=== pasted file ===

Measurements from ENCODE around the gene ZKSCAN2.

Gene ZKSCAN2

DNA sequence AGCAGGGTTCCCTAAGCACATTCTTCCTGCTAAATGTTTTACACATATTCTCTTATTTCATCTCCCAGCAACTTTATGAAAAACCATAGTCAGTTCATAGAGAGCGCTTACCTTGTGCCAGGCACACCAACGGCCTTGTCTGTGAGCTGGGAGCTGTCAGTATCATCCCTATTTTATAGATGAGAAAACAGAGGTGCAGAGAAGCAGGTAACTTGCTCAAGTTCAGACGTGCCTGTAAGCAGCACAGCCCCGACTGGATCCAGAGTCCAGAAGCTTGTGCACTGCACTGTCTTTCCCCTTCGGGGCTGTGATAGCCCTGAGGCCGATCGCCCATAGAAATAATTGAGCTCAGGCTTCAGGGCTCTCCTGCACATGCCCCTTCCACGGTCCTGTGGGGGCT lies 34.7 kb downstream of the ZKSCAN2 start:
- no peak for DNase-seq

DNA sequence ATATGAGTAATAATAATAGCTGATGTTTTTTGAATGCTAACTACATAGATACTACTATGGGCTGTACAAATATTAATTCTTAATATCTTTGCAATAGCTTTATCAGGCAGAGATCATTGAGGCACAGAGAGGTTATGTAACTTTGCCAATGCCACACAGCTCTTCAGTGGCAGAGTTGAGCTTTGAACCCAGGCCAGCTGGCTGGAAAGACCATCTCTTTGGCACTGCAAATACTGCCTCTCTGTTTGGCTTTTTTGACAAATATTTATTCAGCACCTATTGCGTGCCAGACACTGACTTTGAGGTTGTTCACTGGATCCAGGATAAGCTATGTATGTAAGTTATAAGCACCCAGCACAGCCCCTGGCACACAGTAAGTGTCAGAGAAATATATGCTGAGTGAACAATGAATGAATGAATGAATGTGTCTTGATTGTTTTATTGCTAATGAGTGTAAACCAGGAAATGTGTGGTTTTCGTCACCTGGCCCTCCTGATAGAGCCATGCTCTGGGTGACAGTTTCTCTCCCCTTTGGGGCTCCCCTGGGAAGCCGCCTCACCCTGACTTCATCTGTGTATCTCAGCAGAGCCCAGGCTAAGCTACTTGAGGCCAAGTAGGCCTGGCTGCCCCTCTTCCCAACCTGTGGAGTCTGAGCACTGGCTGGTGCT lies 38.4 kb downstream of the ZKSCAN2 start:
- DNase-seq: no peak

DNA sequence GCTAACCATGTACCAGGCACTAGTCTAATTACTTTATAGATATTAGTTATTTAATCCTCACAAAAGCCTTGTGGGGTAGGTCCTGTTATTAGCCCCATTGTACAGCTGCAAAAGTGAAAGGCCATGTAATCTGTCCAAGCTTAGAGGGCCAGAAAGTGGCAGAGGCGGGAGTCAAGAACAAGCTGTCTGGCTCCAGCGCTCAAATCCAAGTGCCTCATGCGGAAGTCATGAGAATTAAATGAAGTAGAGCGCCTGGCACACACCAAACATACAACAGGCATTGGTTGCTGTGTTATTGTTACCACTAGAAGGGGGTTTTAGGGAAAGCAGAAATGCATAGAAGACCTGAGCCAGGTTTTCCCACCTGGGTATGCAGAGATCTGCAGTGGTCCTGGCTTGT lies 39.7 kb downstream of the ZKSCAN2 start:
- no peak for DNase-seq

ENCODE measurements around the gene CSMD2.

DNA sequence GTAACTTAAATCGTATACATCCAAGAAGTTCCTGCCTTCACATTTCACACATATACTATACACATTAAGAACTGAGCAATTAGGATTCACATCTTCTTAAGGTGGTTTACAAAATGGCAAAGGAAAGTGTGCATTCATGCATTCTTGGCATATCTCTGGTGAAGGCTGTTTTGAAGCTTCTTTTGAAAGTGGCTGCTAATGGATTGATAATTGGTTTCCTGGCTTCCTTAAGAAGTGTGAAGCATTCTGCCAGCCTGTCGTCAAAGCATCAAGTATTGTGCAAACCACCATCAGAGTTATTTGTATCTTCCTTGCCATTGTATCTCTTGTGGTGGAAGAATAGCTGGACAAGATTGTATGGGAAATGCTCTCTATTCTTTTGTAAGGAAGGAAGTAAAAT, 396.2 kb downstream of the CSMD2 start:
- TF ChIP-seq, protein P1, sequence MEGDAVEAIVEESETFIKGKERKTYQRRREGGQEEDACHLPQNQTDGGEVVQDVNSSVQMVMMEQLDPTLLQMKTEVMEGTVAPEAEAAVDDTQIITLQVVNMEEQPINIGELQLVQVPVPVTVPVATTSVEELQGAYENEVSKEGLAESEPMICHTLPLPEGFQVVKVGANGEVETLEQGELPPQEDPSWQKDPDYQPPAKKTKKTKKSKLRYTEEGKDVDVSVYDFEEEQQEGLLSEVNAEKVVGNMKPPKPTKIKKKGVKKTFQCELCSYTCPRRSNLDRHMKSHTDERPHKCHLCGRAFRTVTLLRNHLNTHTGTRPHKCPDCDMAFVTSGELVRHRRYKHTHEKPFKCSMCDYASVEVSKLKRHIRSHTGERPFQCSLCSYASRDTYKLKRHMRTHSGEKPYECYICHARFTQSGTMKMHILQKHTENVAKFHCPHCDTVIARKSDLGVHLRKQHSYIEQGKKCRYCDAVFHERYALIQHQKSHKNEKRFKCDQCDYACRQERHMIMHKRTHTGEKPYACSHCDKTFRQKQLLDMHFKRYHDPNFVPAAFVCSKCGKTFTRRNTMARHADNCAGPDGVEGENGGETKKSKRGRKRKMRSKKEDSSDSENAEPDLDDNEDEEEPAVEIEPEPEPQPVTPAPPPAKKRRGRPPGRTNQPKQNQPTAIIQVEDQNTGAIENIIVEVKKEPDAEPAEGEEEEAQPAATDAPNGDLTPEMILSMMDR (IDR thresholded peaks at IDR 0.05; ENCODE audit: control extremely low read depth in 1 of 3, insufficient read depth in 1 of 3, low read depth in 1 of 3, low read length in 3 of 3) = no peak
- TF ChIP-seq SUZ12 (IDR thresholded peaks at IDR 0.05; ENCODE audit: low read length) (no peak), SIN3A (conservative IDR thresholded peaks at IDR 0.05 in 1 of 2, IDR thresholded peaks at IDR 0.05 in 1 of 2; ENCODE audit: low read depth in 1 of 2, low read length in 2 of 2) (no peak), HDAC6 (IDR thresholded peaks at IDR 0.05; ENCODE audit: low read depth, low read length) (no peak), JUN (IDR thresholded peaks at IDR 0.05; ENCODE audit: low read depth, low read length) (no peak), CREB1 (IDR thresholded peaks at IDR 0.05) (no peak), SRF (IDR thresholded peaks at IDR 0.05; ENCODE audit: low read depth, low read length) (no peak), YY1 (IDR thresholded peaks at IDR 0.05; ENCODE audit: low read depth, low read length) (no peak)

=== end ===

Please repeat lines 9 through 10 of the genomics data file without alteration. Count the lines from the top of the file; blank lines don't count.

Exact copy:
ENCODE measurements around the gene CSMD2.

DNA sequence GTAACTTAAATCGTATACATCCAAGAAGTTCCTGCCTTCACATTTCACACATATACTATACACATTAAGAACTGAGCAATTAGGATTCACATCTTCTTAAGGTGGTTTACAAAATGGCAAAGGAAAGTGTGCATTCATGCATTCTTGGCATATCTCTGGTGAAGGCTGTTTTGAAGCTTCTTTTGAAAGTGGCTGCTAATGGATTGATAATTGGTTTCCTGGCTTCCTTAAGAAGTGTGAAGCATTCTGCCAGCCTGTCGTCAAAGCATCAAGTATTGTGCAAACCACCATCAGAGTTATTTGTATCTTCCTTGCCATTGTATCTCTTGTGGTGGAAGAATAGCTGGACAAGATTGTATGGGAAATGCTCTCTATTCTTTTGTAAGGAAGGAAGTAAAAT, 396.2 kb downstream of the CSMD2 start: